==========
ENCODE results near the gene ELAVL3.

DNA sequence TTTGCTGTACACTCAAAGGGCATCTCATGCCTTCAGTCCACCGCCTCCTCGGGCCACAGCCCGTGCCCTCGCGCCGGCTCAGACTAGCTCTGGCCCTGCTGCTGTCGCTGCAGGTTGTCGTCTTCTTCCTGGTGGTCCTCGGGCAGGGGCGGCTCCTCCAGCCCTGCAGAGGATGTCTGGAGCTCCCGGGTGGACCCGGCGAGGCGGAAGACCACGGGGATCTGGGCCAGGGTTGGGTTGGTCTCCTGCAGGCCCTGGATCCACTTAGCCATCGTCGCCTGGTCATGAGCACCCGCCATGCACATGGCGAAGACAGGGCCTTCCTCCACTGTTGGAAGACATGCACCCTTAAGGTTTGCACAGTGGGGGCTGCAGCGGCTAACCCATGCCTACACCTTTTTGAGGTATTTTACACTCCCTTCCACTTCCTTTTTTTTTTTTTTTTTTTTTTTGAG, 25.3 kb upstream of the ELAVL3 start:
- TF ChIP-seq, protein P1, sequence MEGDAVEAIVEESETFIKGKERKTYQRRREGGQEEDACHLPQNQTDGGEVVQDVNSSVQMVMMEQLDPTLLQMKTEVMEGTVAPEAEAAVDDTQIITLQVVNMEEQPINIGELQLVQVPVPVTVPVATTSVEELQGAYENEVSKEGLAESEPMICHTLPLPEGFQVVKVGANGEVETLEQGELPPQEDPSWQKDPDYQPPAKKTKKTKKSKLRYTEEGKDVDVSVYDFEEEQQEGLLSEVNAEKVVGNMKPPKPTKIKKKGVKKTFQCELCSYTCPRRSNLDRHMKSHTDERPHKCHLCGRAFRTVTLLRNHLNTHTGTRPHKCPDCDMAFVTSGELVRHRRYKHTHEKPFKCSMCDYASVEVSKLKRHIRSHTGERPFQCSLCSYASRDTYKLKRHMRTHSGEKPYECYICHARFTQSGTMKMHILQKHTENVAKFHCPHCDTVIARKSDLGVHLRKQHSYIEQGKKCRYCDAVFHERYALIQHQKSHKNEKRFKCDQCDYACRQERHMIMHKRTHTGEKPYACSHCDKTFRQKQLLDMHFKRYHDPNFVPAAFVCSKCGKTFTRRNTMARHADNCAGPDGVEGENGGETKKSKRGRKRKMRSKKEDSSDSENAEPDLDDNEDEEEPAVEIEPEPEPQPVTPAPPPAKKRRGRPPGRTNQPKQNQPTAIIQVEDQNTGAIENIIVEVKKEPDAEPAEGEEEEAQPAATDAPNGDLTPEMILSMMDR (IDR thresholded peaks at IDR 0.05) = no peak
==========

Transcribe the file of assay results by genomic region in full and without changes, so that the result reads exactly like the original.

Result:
ENCODE results near the gene ELAVL3.

DNA sequence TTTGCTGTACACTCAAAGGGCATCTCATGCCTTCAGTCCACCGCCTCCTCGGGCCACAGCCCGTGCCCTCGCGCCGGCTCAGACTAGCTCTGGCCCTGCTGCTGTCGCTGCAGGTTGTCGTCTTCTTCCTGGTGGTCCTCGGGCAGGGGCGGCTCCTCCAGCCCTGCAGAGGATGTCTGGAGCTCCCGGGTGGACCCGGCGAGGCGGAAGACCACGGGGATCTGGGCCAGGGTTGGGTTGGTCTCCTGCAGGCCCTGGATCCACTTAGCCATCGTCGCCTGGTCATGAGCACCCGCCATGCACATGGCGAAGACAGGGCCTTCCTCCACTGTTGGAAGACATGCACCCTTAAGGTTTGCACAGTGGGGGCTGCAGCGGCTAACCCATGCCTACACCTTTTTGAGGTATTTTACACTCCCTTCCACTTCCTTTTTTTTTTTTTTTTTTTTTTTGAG, 25.3 kb upstream of the ELAVL3 start:
- TF ChIP-seq, protein P1, sequence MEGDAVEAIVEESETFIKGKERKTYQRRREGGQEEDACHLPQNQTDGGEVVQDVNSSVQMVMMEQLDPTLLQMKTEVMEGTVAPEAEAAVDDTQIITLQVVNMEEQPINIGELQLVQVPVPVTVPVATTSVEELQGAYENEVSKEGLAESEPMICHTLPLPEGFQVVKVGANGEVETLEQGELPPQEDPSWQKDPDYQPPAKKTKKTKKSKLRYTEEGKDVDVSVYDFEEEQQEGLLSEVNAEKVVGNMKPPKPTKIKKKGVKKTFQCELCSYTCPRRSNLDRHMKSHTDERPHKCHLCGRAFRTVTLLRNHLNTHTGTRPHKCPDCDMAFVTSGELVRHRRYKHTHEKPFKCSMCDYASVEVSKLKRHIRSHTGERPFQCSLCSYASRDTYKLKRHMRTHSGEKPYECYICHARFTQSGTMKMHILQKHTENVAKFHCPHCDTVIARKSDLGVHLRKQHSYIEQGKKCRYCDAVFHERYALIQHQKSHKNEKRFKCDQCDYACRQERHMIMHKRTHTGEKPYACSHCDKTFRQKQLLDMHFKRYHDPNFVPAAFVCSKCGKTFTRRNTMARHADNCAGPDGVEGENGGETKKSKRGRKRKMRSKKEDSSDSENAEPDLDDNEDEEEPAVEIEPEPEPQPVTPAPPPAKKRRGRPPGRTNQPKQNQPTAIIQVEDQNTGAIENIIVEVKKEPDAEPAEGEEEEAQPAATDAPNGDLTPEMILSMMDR (IDR thresholded peaks at IDR 0.05) = no peak